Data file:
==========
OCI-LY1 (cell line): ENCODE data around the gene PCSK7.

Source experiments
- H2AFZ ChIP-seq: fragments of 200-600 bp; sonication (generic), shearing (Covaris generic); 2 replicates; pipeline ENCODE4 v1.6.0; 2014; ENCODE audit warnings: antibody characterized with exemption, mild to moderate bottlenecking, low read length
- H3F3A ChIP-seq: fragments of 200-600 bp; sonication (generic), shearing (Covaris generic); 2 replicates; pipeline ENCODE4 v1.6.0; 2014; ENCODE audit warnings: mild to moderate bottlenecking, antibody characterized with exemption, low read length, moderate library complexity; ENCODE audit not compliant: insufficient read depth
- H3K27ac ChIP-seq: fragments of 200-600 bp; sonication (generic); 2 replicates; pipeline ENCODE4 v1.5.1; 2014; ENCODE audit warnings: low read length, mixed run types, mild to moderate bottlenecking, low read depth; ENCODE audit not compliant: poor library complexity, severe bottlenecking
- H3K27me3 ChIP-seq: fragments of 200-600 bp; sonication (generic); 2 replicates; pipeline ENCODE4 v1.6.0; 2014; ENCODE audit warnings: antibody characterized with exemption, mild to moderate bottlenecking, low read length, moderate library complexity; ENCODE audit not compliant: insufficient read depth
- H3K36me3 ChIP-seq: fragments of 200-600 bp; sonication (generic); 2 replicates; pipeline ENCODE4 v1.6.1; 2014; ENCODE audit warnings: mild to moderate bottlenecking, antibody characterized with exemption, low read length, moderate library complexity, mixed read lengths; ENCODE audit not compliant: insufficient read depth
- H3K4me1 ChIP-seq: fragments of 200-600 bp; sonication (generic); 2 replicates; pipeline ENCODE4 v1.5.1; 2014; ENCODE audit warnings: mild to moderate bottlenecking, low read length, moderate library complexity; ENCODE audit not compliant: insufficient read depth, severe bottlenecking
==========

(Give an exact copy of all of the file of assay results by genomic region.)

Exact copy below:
OCI-LY1 (cell line): ENCODE data around the gene PCSK7.

Source experiments
- H2AFZ ChIP-seq: fragments of 200-600 bp; sonication (generic), shearing (Covaris generic); 2 replicates; pipeline ENCODE4 v1.6.0; 2014; ENCODE audit warnings: antibody characterized with exemption, mild to moderate bottlenecking, low read length
- H3F3A ChIP-seq: fragments of 200-600 bp; sonication (generic), shearing (Covaris generic); 2 replicates; pipeline ENCODE4 v1.6.0; 2014; ENCODE audit warnings: mild to moderate bottlenecking, antibody characterized with exemption, low read length, moderate library complexity; ENCODE audit not compliant: insufficient read depth
- H3K27ac ChIP-seq: fragments of 200-600 bp; sonication (generic); 2 replicates; pipeline ENCODE4 v1.5.1; 2014; ENCODE audit warnings: low read length, mixed run types, mild to moderate bottlenecking, low read depth; ENCODE audit not compliant: poor library complexity, severe bottlenecking
- H3K27me3 ChIP-seq: fragments of 200-600 bp; sonication (generic); 2 replicates; pipeline ENCODE4 v1.6.0; 2014; ENCODE audit warnings: antibody characterized with exemption, mild to moderate bottlenecking, low read length, moderate library complexity; ENCODE audit not compliant: insufficient read depth
- H3K36me3 ChIP-seq: fragments of 200-600 bp; sonication (generic); 2 replicates; pipeline ENCODE4 v1.6.1; 2014; ENCODE audit warnings: mild to moderate bottlenecking, antibody characterized with exemption, low read length, moderate library complexity, mixed read lengths; ENCODE audit not compliant: insufficient read depth
- H3K4me1 ChIP-seq: fragments of 200-600 bp; sonication (generic); 2 replicates; pipeline ENCODE4 v1.5.1; 2014; ENCODE audit warnings: mild to moderate bottlenecking, low read length, moderate library complexity; ENCODE audit not compliant: insufficient read depth, severe bottlenecking